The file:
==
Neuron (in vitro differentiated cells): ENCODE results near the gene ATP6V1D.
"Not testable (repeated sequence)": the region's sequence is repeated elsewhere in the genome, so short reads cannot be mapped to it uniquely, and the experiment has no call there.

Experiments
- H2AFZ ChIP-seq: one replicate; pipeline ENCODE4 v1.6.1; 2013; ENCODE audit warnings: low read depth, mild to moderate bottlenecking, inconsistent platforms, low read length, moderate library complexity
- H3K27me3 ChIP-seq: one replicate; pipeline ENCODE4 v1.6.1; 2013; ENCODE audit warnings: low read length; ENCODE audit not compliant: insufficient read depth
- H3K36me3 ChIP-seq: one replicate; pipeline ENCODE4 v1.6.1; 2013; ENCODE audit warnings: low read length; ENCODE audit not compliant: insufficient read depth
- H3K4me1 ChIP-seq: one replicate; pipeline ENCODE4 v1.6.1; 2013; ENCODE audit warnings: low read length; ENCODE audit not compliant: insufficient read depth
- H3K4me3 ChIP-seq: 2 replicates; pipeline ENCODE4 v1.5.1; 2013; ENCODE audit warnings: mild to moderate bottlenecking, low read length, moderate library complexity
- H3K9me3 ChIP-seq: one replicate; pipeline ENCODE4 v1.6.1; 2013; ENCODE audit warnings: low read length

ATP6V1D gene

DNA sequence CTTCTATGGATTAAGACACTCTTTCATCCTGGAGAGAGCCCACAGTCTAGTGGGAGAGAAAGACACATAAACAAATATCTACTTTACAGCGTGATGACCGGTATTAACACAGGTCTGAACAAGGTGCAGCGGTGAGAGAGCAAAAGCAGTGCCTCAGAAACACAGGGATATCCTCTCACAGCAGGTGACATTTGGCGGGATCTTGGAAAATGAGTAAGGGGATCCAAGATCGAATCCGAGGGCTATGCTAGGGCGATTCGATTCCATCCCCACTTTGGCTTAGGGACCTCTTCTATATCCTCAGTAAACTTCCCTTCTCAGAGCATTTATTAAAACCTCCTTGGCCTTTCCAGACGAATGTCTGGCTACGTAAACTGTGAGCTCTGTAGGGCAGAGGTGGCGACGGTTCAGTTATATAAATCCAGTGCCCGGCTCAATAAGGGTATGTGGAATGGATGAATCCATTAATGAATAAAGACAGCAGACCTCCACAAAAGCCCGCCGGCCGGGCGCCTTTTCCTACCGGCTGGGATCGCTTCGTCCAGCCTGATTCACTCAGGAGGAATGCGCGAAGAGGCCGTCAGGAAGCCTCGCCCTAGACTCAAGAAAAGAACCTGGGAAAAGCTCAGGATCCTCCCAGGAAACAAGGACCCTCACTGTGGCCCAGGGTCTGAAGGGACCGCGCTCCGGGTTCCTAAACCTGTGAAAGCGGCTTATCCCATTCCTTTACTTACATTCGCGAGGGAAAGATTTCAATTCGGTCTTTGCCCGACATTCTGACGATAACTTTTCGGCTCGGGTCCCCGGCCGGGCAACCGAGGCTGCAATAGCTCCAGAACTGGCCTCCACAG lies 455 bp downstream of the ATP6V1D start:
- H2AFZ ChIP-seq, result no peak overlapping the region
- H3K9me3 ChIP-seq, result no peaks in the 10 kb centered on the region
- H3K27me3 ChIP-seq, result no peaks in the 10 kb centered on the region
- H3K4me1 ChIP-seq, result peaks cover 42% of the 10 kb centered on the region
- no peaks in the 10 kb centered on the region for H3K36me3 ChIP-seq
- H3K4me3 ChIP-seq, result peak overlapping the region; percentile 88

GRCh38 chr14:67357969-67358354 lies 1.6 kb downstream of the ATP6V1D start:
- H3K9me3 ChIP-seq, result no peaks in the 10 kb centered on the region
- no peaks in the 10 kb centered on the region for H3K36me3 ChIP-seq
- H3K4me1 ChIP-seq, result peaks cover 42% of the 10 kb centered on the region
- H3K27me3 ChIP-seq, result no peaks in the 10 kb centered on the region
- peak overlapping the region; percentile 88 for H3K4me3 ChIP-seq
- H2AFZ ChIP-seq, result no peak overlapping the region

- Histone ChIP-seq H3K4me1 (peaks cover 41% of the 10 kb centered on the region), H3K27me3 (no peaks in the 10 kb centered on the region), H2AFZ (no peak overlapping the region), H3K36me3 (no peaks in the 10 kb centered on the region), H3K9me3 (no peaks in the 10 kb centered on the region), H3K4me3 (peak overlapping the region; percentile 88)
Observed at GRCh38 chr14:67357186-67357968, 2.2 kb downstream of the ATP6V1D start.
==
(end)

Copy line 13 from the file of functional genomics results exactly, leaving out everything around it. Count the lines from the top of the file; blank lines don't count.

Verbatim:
- H3K9me3 ChIP-seq, result no peaks in the 10 kb centered on the region